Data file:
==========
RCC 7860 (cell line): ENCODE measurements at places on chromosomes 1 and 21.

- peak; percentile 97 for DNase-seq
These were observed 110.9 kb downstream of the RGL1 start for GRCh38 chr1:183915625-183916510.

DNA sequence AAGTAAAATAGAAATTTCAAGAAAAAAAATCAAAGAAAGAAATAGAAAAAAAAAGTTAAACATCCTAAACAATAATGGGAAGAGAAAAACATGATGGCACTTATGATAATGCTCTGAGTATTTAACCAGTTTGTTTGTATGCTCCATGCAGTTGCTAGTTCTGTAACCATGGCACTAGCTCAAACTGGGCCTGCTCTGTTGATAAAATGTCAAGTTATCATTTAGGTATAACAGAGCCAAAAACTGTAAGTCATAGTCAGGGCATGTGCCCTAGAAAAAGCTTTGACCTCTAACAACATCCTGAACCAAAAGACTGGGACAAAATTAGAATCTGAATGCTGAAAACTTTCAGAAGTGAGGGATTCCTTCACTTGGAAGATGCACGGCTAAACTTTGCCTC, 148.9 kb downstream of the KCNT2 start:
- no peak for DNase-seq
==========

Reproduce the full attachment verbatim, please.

RCC 7860 (cell line): ENCODE measurements at places on chromosomes 1 and 21.

- peak; percentile 97 for DNase-seq
These were observed 110.9 kb downstream of the RGL1 start for GRCh38 chr1:183915625-183916510.

DNA sequence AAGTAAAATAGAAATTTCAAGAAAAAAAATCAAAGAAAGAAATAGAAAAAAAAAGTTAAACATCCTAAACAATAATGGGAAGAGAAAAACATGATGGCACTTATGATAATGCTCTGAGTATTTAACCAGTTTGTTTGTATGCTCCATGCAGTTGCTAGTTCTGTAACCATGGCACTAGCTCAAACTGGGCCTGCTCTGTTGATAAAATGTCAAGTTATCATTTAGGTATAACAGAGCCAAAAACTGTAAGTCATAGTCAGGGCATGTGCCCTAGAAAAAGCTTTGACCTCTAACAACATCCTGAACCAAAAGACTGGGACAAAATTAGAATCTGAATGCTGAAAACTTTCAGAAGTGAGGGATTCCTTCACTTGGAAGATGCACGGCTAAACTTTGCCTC, 148.9 kb downstream of the KCNT2 start:
- no peak for DNase-seq